Back at the beginning of the 2010 season, I announced the 2010 Uni Tracking that a number of us do. Last year, I devoted about four full weekend columns to it, and that was probably a bit much for most of us to take in one dose, so this year, I’ll occasionally post the updated tracking of certain teams as the trackers send them in. So, as the season winds down, send me your tracking reports, and I’ll post them as a “sub article” on the weekends. OK? OK!
Today’s tracker is Mike Vamosi, who has actually appeared before, and he’s a Royals tracker. But he’s updated his spreadsheet now and wanted to show it to us:
I’ve been tracking the Kansas City Royals uniforms for the past couple of years as I’ve shared on this wonderful site. A couple things in the last month have stood out to me which are during a double-header against the Chicago White Sox the team wore their primary home day game powder blue top during the 6:10 start. Then on Labor Day at Minnesota the team opted for the gray uniforms which hasn’t been the norm this season for road day games when Royal blue is the typical top. Another interesting note is that on Monday the team was originally scheduled to play a 7:10 game but due to the Chiefs getting the second MNF spot that will be a 1:10 start which I suspect means they’ll wear the powder blue. Thanks for taking the time to look at my tracking and I’ll be back with a final report in the next couple months for UniWatch.
That’s all for today. Keep the updates coming — I’ll be sure to run them if you guys send them to me during September, and of course, there will be season-ending wrapups starting in October.
After basically a month with no tweaks (we did have two sets while I was on weekdays), a few have backed up. Lets get to those today. If you have a tweak, change or concept for any sport, send them my way. OK? OK! Here’s what’s on tap for today.
Starting off the show is Will Risinger, who has some KC Chiefs tweaks:
Hello Uni-Man – love the site.
I understand how the chiefs may feel their uniform is too traditional for a revision, but classic qualification probably requires a more recent title appearance than their last in 1967, piloted by the great sartorial icon Hank Stram.
I kept it simple as I hate all the new fangled gimmicks and stripes appearing so haphazardly on NFL uniforms (hello denver). Kept red dominant and threw in a bit more yellow for offset.
And yes I do have too much time on my hands. And the Texans have the most unimaginative uni in the league – they’re next.
Next up is someone who identified himself(?) as timeb14, who has a concept for the New York Rangers:
* Red draw strings
* Red lining at the neck
* Red and white lettering from the Rangers 1932-1933 season (letters would be a tad smaller like the 30’s jersey)
* Red and white pattern above the wrist(excuse the artwork)
* White semi-circles looping below the number of the player. Same number design as the current Rangers’ home jerseys
* Red spandex bar below the armpit
* Red and white lines accompanying the red spandex bar, then across the bottom of the jersey, around the other spandex bar under the other armpit. When picturing the red and white lines think of the Uconn Huskies men’s basketball team’s design ’08 to ’10
* The color of the jersey can be orginal blue (as in above picture), black or navy blue
* The red and white pattern will be lower at the wrists
* No white boxes at the back (My mistake)
* A diversion from the red lining at the neck in front of the jersey to an all red neck at the back of the jersey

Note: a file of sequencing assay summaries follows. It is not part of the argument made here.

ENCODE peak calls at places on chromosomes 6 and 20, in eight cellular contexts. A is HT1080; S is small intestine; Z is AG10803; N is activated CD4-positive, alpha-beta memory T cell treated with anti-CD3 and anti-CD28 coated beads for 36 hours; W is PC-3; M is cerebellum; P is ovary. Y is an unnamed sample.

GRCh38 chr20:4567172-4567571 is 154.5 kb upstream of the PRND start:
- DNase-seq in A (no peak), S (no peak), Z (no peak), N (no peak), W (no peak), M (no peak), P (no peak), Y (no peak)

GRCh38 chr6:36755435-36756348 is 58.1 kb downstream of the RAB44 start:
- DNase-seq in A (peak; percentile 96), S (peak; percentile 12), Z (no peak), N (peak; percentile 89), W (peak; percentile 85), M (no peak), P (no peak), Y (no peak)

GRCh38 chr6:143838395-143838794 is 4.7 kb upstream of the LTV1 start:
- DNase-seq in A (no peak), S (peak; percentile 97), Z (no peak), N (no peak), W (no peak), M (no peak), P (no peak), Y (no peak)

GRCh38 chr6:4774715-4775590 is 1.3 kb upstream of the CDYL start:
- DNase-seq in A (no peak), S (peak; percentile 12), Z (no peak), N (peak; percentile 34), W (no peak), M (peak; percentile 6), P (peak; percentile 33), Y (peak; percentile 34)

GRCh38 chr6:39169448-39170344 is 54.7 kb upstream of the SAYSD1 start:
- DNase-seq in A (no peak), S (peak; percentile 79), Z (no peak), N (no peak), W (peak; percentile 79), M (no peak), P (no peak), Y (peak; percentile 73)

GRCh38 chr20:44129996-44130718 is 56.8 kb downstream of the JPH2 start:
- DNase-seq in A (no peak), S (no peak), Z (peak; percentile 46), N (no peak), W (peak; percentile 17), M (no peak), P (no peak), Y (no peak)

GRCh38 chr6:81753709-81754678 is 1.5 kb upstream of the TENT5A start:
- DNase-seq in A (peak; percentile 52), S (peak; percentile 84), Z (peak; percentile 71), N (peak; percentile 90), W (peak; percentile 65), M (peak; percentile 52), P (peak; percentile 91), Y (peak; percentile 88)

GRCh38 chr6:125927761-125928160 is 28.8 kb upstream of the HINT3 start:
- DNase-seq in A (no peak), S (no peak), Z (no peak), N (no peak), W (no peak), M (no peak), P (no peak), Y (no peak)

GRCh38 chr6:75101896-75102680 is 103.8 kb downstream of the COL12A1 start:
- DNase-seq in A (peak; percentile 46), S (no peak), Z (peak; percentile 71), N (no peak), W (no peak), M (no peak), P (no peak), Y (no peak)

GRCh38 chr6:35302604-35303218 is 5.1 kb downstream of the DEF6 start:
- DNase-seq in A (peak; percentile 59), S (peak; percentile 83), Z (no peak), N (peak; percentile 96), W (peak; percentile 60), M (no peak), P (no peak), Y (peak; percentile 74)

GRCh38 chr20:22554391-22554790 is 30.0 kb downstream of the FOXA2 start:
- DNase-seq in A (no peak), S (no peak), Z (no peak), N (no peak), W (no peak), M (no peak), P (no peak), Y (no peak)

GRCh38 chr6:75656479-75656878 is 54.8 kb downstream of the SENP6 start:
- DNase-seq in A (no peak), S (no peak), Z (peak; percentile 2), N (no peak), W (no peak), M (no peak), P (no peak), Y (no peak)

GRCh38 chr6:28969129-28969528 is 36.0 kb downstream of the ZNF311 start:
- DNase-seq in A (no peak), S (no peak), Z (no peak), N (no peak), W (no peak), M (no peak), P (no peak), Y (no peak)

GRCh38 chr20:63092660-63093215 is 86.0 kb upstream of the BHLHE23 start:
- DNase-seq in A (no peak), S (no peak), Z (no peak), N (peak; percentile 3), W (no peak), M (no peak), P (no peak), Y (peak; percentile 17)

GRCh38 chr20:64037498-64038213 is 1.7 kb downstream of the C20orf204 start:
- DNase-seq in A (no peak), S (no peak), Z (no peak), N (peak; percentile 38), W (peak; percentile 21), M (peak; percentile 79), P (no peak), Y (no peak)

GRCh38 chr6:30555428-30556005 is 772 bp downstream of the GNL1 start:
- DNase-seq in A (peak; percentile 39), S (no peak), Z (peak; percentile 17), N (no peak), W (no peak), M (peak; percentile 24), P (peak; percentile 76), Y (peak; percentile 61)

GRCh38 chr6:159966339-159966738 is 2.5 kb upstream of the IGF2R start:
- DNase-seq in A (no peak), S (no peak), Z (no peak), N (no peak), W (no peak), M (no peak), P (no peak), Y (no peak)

Oh yeah, not to be controversial, but does the red draw strings and red and white lines on the Rangers jersey in those two pictures remind you of a new Maple leafs white draw strings and white stripes home jersey coming out this upcoming season? Let’s just say this concept was sent out a few months ago ;)
Next up is Dave Bloomquist who has a tweak for the New England Patriots:
Interesting item on the Patriots vote for the favorite logo. As a Boston resident (but not a Pats fan) I’ve heard people whine for Pat for about 20 years now. I’m surprised that the team is finally listening to people.
Anyway, I thought that maybe the solution is a hybrid. Bring back Pat and the red jersey, but keep Elvis as a secondary logo and integrate everything into the current striping design.
And finally, here’s a set from Richard Paine, who, you can tell by the writeup, sent these in a while back…he’s tweaking the Lions:
It is amazing how big the Uni Tweaks have become. I love it. I hope you put together another tournament of tweaks. Now with NFL training camps about to start, I made some Detroit Lion revisions. I sent an older type in a few months ago and I never saw it make the list.
But here is my final batch. I hope everyone enjoys them. I really spent way too much time on these, but its addicting.
Thanks to all the tweakers. Keep them coming, and I’ll keep posting them.
And finally, a word from Jeff Barak
Jeff’s a good guy who runs a really spiffy blog, “Third String Goalie.” And he’s got a nice story for today. Here’s Jeff:
I just wanted to point you in the direction of my blog Third String Goalie for Saturday. My entry has to do with the anniversary of 9/11. I have featured an FDNY hockey jersey with Deputy Chief Ray Downey’s #9 which was retired by the FDNY Hockey Team following his death during the collapse of the World Trade Center.
I’ve got a bio of Chief Downey, a little history on the FDNY Hockey Team and I recount when the Rangers played their first home game after 9/11 when Mark Messier wore Downey’s helmet in the pregame ceremony and both the Rangers and Sabres wore special jerseys that read “New York” diagonally across the front, which were then auctioned off for charity.
That’s all for today folks. Everyone have a great Saturday, and don’t forget the meaning and significance of the date. There’s a lot of good sports on the television (monster day at the U.S. Open, incredible college football), and I just hope the somberness of the occasion can be tempered by good sports and sportsmanship, not crass commercialism and patronizing pseudo-patriotism. Peace.
It is impossible to fully comprehend the evil that would have conjured up such a cowardly and depraved assault upon thousands of innocent people. — Canadian Prime Minister Jean Chretien, 11 September, 2001